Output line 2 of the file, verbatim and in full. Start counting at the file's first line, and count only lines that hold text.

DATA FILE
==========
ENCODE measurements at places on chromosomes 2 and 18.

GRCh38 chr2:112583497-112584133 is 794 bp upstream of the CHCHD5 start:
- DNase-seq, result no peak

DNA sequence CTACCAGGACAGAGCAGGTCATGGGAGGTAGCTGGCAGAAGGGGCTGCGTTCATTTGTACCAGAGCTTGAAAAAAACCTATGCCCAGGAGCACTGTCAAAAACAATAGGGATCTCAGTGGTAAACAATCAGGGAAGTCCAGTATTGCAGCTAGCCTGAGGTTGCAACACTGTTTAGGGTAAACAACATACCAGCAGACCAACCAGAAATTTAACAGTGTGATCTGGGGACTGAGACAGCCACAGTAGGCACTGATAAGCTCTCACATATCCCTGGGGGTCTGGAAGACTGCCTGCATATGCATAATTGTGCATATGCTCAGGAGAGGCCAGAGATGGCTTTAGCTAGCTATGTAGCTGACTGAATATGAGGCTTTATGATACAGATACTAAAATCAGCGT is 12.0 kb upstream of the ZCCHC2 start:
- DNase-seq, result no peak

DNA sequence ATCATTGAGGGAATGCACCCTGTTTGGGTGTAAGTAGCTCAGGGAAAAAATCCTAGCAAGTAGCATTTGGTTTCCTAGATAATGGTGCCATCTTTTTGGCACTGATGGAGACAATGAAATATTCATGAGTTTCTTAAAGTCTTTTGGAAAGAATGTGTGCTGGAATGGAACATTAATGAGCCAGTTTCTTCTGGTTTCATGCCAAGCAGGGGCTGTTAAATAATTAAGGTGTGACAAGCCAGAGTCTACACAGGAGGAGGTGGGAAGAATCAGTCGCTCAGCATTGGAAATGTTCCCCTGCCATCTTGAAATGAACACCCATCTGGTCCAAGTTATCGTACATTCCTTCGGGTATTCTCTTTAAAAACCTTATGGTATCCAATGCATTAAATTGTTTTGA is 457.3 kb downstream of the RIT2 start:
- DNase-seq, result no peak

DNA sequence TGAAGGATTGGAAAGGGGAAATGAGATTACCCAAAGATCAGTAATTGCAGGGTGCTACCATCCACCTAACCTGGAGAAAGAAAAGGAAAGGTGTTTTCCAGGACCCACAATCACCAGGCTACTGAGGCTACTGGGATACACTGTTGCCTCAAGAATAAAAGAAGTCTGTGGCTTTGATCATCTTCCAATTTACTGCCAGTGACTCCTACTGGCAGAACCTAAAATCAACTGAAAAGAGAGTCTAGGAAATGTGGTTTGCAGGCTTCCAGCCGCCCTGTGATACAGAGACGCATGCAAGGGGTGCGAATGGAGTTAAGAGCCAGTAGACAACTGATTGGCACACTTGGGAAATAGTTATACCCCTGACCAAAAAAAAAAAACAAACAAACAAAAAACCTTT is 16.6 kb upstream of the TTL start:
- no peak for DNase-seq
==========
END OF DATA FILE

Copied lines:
GRCh38 chr2:112583497-112584133 is 794 bp upstream of the CHCHD5 start: